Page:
For more than 25 years, Cicely Tyson dreamed of starring in “The Trip to Bountiful.’’ If you see her sublime performance in Horton Foote’s drama at the Cutler Majestic Theatre, you’ll understand why.
It’s not often that an actress is able to absolutely inhabit a role the way Tyson does in her portrayal of Mrs. Carrie Watts, an elderly widow who is determined to journey back to her small hometown of Bountiful, Texas, despite the adamant opposition of her son and daughter-in-law.
Indeed, it doesn’t really seem like a role at all, so thoroughly does the truth of lived experience permeate every word, look, gesture, and movement by Tyson, whose age has been reported by The New York Times as 89.
The storyline of “The Trip to Bountiful,’’ set in 1953, is modestly scaled, and may strike contemporary audiences as slight. But under the sensitive direction of Michael Wilson, this production sounds some deep chords. Quietly but insistently, “Bountiful’’ asks us to contemplate what we lose when we leave home behind -- the words “lose’’ or “lost’’ come up time and again in the play -- and how large a part of home remains in us even after we’ve left it.
Like the Broadway revival (also directed by Wilson) for which Tyson won a Tony Award last year, this “Bountiful’’ features a predominantly African-American cast, including Blair Underwood as Carrie’s beleaguered son, Ludie; Vanessa Williams as his narcissistic wife, Jessie Mae; and Jurnee Smollett-Bell as Thelma, a young military bride who becomes Carrie’s temporary traveling companion. The play acquires a resonant subtext; we’re mindful of the fact that it’s taking place in the Deep South during the era of segregation. In the bus station where Carrie begins her journey, a sign affixed to the ticket-sales counter notes that it is for “colored’’ passengers, reminding us that it’s not just familial or age-related obstacles this intrepid traveler faces.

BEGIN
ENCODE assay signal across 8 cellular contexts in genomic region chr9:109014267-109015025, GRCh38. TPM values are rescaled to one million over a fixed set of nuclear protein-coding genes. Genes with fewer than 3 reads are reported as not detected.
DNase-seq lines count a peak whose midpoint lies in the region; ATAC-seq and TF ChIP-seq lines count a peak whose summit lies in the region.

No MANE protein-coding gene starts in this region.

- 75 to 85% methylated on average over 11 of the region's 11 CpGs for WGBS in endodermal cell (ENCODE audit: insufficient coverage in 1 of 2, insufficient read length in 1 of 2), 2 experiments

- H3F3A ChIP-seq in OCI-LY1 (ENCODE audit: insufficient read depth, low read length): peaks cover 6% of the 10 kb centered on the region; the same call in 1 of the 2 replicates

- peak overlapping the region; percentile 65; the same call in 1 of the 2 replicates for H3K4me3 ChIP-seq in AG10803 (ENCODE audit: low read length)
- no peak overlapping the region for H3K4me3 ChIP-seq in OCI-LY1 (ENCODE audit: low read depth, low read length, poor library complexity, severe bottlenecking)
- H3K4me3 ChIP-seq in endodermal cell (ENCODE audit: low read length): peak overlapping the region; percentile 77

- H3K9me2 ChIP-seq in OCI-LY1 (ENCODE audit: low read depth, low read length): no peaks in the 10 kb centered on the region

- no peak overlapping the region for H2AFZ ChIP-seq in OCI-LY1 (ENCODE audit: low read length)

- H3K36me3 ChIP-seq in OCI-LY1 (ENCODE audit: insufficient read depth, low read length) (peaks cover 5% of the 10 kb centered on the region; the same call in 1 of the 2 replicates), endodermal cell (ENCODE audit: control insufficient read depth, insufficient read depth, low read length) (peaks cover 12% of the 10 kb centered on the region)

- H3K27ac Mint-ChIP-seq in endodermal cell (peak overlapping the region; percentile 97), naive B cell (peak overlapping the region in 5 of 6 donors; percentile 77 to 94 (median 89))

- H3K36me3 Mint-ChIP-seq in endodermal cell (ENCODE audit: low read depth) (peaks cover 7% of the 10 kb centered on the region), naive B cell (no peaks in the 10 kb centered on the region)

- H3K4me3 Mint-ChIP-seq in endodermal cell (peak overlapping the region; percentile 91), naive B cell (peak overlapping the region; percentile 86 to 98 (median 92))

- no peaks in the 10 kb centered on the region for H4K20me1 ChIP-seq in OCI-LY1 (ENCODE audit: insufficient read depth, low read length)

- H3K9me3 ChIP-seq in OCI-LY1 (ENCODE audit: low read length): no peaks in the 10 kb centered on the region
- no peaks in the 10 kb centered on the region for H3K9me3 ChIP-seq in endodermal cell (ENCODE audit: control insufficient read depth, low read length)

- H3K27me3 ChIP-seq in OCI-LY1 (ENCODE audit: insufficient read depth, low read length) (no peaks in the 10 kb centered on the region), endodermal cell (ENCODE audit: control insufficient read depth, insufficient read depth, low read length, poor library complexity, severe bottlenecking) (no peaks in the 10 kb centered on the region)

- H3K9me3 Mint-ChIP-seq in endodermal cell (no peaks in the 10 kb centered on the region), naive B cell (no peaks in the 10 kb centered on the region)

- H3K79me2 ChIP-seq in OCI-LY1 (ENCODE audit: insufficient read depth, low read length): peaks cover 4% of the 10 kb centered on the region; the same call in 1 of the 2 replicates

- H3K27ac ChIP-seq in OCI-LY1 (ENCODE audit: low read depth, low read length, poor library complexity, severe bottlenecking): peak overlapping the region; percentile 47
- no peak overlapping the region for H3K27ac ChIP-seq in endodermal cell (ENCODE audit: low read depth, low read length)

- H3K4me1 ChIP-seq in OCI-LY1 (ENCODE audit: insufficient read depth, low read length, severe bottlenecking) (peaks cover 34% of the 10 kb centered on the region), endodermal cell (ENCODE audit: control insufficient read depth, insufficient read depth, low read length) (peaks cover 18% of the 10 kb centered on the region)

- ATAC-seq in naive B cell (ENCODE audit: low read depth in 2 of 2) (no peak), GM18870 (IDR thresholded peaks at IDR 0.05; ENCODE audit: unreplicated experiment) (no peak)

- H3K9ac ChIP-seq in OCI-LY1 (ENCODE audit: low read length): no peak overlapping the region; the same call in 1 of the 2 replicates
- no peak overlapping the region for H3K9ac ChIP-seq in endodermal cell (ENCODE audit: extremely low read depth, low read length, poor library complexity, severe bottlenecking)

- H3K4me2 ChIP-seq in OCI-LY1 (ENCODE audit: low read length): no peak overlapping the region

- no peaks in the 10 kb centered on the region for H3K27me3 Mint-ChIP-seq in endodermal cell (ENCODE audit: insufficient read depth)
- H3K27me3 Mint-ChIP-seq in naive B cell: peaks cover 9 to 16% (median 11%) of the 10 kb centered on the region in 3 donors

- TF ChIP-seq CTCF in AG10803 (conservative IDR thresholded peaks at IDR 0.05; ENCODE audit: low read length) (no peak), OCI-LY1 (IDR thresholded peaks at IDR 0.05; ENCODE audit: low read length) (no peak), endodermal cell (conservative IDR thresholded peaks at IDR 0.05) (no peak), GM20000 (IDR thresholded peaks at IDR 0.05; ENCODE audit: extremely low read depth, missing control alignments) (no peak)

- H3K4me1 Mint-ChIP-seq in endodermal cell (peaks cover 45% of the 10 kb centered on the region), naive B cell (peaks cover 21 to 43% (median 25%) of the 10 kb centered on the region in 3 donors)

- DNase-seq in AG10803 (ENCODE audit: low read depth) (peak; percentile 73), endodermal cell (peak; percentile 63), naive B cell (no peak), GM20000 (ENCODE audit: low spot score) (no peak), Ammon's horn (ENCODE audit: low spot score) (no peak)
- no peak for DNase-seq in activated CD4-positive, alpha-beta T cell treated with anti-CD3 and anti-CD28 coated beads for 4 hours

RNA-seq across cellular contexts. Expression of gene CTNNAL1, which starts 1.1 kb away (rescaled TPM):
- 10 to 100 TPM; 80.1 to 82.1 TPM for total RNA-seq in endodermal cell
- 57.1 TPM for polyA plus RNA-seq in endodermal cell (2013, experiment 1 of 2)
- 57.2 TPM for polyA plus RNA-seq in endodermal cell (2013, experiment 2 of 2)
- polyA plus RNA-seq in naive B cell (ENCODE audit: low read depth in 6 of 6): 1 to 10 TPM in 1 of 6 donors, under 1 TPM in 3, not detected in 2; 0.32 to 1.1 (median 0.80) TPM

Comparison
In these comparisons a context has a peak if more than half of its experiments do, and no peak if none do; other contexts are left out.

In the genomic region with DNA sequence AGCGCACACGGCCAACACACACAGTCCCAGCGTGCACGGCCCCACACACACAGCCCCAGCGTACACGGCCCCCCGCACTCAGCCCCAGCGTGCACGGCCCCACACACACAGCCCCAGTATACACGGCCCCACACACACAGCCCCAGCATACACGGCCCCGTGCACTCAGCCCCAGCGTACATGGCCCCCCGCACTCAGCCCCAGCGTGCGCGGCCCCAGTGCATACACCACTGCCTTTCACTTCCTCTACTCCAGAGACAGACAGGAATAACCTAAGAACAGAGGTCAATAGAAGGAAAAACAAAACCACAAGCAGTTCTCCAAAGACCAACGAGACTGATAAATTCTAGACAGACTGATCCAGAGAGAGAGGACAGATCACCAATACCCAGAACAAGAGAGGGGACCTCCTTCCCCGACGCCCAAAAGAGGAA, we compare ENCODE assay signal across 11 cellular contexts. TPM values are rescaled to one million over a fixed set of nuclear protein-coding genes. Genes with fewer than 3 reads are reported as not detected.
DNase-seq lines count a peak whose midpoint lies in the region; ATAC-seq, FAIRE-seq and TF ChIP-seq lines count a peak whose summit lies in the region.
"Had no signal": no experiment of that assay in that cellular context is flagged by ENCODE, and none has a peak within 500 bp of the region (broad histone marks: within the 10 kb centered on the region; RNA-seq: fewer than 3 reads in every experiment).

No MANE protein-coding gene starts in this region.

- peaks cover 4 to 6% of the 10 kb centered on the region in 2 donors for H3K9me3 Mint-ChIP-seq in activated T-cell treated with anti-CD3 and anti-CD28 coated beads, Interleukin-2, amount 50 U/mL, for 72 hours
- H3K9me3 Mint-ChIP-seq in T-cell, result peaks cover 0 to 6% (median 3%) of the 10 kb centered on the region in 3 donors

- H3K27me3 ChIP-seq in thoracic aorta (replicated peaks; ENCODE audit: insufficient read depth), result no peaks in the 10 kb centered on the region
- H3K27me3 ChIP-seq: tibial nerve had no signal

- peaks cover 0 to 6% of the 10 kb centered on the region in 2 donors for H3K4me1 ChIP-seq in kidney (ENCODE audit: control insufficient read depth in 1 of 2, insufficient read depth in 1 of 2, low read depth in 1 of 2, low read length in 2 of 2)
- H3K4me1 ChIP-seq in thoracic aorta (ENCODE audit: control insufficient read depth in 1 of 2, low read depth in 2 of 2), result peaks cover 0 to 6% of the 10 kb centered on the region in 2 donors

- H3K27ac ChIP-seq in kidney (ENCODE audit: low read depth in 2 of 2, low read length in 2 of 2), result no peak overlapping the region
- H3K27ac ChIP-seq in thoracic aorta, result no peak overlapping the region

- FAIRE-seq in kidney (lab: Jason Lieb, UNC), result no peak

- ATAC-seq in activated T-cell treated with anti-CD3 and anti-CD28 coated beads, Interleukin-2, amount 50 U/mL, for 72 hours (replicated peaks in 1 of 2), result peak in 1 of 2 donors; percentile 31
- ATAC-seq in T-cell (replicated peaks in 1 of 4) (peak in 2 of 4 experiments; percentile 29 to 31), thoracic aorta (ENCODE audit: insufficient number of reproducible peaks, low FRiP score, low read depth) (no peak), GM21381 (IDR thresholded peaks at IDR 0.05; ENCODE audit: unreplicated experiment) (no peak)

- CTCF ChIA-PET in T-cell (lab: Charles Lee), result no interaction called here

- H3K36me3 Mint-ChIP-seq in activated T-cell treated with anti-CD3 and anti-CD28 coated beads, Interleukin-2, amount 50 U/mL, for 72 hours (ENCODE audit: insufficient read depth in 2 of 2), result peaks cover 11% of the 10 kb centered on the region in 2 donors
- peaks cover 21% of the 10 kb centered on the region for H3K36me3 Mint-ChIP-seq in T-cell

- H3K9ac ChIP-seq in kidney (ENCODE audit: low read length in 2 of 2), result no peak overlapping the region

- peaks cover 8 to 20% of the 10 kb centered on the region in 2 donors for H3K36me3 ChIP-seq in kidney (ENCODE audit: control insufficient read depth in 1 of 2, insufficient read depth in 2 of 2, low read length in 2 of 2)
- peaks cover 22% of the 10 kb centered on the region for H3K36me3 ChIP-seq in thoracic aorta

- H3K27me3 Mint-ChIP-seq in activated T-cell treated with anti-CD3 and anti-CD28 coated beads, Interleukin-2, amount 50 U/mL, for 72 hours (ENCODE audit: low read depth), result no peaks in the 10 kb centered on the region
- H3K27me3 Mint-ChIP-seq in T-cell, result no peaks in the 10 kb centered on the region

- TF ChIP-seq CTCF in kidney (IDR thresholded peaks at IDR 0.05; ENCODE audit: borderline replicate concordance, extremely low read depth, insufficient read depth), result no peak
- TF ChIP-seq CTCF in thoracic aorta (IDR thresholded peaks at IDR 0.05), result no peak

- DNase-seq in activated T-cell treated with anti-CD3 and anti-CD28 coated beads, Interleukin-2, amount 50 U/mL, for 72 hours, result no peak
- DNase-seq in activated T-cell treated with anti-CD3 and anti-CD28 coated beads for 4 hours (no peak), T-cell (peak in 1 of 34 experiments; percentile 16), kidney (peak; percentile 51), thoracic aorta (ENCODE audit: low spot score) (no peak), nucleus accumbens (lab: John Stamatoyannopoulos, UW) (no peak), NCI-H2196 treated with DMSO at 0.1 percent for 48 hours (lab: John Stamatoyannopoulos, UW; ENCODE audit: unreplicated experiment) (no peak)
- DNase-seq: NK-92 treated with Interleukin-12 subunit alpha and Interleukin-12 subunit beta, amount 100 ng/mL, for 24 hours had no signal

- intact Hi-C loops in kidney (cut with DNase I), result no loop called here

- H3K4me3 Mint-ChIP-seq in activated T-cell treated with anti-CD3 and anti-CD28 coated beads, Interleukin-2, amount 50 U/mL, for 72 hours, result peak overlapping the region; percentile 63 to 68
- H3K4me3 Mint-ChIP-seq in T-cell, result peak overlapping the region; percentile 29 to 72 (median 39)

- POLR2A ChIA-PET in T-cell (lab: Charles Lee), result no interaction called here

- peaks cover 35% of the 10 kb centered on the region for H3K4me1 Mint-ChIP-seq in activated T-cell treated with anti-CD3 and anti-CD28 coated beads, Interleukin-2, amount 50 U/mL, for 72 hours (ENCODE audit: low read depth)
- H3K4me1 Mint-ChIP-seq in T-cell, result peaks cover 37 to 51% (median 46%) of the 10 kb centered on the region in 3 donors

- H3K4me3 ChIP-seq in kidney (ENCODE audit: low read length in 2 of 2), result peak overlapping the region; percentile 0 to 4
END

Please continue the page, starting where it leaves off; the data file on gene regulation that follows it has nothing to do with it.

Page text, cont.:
Our awareness of the social forces arrayed against her adds an extra shiver of joy to one of the most moving scenes in this production, when Carrie, having made it within a dozen miles of her goal, leads Thelma in a jubilant hymn (ending on the word “home’’) before guiding the younger woman through some lovely dance steps. In those moments, Tyson’s Carrie is the picture of a woman released and reborn.
Earlier, in Houston, Jeff Cowie’s set design effectively conveys a sense of claustrophobia in the Watts’s cramped apartment, where even the snap of a clasp on Carrie’s suitcase is enough to put Ludie on alert in the next room.
As Ludie, Underwood taps more deeply into the son’s frustrations, disappointments, restlessness, and generally unmoored feeling than Cuba Gooding Jr. did in the Broadway production. Williams, reprising the role she played on Broadway, brings enjoyable gusto to her portrayal of the imperious Jessie Mae, along with a glimmer or two of sympathy; for all her self-absorption, Jessie Mae has some grounds for frustration herself with the Watts’s domestic arrangement.
There’s at least one false step in the tightly constructed “Bountiful’’: A white sheriff (played by Devon Abner), who had initially demonstrated something close to hostility toward Carrie, suddenly transforms into a paragon of helpful solicitude. In addition, “Bountiful’’ may feel overly familiar by this point, given that Tyson et. al. appeared in a version for the Lifetime channel and memories remain fresh of the mid-1980s film starring Geraldine Page.
But the force of Tyson’s stage presence has a way of making those issues evaporate, whether she’s rocking fiercely back and forth in her chair in the apartment as Carrie plots her next move or bringing a slyly different inflection to the phrase “Yes, ma’am’’ each time Carrie says it to Jessie Mae, from grudging to sardonic to resigned. When Carrie receives some devastating news, Tyson brings a degree of physical explosiveness to the character’s response that might challenge an actress decades younger.
During a gentler interlude, as the old woman reminisces on the bus, looking out at the audience, Tyson repeatedly slides her left hand up and down her right arm. Meanwhile, her eyes seem to see not just what’s before her but also a faraway past -- and those eyes are equally expressive when she finally gets her chance to survey what’s left of that past.
On opening night, at the curtain call, Underwood and Williams each took one of Tyson’s elbows, hoisted her a few inches off the ground, and affectionately carried her offstage. Lifted and transported: Yep, that’s just how those of us in the audience felt.Don Aucoin can be reached at firstname.lastname@example.org.